Collector current ( IC) is much more higher than base current ( IB ). The value of collector current
depends on the Beta (β ) factor. VCE may have a high value as C-B junction which is reverse biased,
have a high resistance value. If the value VBB is equal to VCC , biasing voltage is taken from the same
voltage source. Therefore , VBB is replaced by VCC

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Example 3.3
Referring to Figure 3.16, if the Beta factor for the transistor is 120 and the transistor ois of silicon
type, calculate the value of IC and VC ..

VBB=+35V VCC +35V

RB RC VRC
VRB 2.2MΩ 12KΩ
IC
IB
β=120

VCE
VBE IE

Figure 3.16

Solution

Input :
VBB = VRB + VBE
VBB = I B .R B + VBE
35V = (I B )(2.2MΩ ) + 0.7V ........VBE = 0.7v for silicon
35V - 0.7V
IB =
2.2MΩ
= 15.6µA.

Output :
I C = β.I B
= (120)(15.6µ5 )
= 1.87mA.

VRL = I C .R L
= (1.87mA )(12KΩ )
= 22.45V.

VCE = VCC − VRL


= 35V − 22.45V
= 12.55V.

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3.3.3.1 Characteristic of Common Emitter (CE) Configuration

The characteristic of Common Emitter (CE) configuration are describe in Table 3.3.

CHARACTERISTIC RELATED EQUATION

Input Impedance Low -

Output Impedance High

Phase Shift 180o

Voltage Gain High Voltage Gain, Av =


Output voltage, Vk
Input voltage, Vm

Power Gain High Gandaan Kuasa, A P =


Kuasa Keluaran, Pout
Kuasa Masukan, Pin
Iout 2 .Rout
=
Iin2 .Rin

Current Gain High Output Current, Iout


Current gain, A i =
Input Current , Iin

IC
ΑI =
IB
Table 3.3 Common Emitter (CE) Configuration Characteristic

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Exercise 3.3

1. Transistor can be connected in several configurations, name THREE (3) configurations you had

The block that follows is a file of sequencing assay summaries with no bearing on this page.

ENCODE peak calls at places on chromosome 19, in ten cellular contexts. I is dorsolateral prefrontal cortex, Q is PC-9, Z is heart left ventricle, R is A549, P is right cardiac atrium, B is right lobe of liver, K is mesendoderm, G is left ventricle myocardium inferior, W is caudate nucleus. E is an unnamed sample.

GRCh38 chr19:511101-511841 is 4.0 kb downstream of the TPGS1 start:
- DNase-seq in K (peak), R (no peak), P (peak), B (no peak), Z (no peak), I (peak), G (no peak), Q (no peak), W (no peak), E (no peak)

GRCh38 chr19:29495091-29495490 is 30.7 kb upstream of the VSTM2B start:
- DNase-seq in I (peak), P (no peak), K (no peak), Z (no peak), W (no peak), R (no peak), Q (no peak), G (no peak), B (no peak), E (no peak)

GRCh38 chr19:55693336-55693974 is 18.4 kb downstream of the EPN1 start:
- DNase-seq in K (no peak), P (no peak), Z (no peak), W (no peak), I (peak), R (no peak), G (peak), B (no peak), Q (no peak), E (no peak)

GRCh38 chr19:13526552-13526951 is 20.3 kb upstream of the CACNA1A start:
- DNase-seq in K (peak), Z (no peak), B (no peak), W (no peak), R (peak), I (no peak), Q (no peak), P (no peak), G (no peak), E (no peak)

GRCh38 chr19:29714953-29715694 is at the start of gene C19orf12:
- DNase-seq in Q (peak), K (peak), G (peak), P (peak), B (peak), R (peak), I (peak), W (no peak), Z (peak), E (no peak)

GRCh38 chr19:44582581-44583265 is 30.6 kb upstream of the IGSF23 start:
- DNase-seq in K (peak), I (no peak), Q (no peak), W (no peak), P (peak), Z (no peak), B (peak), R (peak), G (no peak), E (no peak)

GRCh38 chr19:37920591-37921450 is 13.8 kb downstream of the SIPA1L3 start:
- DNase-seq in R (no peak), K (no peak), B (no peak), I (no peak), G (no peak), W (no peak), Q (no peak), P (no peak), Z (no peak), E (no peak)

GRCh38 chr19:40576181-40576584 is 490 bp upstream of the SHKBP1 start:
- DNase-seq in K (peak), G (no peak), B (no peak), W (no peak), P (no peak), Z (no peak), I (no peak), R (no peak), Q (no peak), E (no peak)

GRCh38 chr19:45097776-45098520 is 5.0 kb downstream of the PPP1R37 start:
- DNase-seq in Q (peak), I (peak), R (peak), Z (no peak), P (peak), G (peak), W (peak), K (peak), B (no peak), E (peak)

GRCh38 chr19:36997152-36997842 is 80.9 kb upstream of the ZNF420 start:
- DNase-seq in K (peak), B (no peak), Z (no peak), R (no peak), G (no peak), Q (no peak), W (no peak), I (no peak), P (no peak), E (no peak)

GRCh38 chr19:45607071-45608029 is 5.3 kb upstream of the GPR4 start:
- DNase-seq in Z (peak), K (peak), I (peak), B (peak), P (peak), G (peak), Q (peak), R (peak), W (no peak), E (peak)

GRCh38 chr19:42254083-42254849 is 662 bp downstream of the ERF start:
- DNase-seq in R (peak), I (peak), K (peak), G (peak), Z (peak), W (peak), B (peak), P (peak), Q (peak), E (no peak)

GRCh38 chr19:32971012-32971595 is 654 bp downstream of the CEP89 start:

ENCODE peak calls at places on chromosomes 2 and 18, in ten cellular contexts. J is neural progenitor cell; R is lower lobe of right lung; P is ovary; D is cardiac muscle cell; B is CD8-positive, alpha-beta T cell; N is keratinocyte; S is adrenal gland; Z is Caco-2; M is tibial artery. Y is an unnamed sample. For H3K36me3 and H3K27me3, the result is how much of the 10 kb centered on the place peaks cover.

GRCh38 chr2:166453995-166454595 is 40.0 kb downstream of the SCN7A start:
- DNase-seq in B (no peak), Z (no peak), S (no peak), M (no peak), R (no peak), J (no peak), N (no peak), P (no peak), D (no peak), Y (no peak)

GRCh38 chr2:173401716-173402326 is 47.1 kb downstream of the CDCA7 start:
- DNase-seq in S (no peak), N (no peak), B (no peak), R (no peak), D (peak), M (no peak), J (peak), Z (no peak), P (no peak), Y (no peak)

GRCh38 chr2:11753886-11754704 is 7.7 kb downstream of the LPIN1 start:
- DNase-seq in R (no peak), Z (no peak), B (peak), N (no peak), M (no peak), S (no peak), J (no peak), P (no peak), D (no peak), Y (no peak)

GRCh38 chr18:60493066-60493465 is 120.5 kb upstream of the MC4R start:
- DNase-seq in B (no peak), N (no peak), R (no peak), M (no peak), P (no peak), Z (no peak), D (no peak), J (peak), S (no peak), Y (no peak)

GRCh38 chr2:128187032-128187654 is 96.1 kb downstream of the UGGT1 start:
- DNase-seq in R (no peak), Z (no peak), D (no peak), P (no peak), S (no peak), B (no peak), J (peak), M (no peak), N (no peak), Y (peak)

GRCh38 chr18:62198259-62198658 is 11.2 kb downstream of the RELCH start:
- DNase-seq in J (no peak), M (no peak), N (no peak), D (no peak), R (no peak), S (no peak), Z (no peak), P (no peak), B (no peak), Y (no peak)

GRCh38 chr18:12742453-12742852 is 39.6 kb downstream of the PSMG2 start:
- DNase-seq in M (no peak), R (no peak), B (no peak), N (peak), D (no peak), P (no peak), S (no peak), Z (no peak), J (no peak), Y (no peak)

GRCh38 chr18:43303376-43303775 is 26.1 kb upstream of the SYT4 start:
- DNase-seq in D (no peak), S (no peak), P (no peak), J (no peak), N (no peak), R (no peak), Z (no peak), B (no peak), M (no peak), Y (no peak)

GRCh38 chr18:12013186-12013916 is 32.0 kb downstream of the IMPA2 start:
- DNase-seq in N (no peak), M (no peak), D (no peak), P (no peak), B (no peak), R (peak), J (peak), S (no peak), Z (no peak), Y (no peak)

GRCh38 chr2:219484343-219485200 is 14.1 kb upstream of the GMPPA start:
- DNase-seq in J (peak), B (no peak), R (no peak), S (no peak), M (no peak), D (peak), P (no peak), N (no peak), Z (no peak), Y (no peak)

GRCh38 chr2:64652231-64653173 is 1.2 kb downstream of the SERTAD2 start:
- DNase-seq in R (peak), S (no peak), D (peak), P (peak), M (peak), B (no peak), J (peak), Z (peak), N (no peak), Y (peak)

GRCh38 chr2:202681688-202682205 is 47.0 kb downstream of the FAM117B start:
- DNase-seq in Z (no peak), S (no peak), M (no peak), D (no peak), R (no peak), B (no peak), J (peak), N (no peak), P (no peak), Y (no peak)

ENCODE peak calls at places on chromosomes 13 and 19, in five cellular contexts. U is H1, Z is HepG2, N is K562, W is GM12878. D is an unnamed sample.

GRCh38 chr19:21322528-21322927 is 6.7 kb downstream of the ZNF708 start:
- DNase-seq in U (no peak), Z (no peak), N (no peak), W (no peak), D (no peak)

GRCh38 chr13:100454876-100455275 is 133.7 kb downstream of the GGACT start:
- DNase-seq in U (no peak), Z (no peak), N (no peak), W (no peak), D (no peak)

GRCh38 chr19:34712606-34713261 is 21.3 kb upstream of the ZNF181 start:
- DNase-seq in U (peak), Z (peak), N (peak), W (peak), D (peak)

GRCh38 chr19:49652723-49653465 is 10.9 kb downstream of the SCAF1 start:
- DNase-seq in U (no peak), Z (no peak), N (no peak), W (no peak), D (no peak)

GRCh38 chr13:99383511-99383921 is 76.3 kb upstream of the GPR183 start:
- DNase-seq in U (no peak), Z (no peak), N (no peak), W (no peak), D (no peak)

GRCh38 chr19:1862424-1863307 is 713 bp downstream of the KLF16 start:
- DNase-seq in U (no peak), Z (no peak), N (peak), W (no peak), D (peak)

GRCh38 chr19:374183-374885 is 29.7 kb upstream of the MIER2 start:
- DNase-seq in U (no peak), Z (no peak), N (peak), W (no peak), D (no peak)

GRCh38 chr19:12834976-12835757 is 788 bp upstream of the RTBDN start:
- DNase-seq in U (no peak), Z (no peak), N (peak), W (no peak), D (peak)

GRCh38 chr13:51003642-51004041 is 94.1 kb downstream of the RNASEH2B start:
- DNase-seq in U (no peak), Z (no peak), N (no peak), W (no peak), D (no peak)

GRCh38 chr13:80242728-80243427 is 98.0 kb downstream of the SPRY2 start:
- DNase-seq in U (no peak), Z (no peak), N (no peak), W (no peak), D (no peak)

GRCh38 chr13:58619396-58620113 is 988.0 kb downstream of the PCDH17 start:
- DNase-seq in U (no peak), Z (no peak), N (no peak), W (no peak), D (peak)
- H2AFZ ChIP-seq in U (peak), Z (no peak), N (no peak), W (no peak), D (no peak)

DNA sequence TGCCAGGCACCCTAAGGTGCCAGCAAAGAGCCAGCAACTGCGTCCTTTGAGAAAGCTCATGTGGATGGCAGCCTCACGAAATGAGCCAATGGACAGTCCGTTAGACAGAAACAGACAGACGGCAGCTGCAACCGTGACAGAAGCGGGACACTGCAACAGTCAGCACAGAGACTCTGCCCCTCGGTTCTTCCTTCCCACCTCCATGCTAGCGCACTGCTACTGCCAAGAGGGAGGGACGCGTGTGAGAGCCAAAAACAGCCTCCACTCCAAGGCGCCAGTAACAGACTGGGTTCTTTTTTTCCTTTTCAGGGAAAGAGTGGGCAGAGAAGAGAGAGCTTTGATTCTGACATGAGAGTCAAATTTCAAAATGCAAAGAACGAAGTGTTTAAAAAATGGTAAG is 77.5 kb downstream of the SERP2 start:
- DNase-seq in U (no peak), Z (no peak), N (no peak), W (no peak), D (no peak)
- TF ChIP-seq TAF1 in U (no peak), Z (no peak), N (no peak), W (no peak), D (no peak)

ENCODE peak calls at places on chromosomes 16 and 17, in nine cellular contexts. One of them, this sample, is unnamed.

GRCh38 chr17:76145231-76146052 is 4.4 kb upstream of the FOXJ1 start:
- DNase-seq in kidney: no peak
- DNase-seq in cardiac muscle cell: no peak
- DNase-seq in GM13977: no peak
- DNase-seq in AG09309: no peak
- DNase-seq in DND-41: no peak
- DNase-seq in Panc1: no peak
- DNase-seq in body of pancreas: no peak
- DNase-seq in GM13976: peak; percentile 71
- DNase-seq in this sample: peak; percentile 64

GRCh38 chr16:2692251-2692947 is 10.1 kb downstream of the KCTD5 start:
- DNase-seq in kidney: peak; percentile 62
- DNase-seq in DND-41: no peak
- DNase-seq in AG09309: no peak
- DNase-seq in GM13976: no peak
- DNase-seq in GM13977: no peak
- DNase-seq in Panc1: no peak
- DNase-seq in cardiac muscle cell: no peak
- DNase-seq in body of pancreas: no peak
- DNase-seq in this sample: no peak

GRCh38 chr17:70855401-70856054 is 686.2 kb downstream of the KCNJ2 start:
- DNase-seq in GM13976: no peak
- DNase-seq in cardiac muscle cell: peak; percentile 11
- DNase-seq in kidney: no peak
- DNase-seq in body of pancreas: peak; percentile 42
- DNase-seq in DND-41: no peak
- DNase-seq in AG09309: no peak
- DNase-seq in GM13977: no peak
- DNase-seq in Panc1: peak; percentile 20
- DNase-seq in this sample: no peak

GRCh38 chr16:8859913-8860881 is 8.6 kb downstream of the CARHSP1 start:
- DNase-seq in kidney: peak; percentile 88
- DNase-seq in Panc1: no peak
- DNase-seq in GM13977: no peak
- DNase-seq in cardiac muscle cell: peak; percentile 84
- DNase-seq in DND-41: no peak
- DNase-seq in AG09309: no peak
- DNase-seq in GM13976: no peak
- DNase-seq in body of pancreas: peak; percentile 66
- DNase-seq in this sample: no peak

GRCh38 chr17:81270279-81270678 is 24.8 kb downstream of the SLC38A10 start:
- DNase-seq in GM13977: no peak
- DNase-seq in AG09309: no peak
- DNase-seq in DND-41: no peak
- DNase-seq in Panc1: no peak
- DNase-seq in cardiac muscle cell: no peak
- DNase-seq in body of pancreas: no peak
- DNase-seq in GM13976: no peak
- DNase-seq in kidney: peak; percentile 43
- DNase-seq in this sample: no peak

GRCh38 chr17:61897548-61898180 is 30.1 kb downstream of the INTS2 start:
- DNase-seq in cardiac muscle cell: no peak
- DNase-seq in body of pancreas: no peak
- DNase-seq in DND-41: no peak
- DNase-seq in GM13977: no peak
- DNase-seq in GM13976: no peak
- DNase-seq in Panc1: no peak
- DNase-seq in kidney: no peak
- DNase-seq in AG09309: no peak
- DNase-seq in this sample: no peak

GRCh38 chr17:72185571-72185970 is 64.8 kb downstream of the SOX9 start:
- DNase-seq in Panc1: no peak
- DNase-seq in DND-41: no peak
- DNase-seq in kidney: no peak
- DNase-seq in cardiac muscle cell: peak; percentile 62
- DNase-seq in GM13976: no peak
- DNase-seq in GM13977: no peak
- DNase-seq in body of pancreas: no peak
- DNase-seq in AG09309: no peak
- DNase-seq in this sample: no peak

learned.

2. Among the diagrams below , which one has the correct biasing voltage connection for the
common base configuration .

A IE IC IE IC
B
VEE VC VEE
+ + VC
- IB - IB

IE IC I IC
C D
VEE VC VEE VC
+ +
- IB - IB

3. Determine the correct biasing voltage connection for common collector configuration below.

A B
IC IC
IB IB
Vc Vc
VBB VBB
I I

C IC D IC
IB IB
Vc Vc
VBB VBB
I IE

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4. Draw a standard schematic diagram for the configuration in question 1.
5. The table below shows some of the characteristics specified for the transistor configurations .
Complete the following characteristics

Configuration Common Base Common Common Emitter


Configuration Collector Configuration
Characteristic Configuration
Input impedance High
Output impedance High
Current gain
Voltage gain
Power gain High
Phase shift

Answer
1. i. Tatarajah Tapak Sepunya
ii. Tatarajah Pemungut Sepunya
iii. Tatarajah Pengeluar Sepunya

2. ( b)
3. ( a )
4. (i.) (ii)
VEE -VCC
IC C3
C1 IB
VRE RE RL
IE IC C2
RB VCC
RL Vk
Vm VBE Vk Vm VB
IB
Vc

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(iii)
VBB VCC

RB RC VRC
VRB IC
IB

VCE
VBE IE

5.
Configuration Common Base Common Common Emitter
Configuration Collector Configuration
Characteristic Configuration
Input impedance Low High Low
Output impedance High Low High
Current gain Low High High
Voltage gain High Low High
Power gain High Low High
Phase shift None None 180°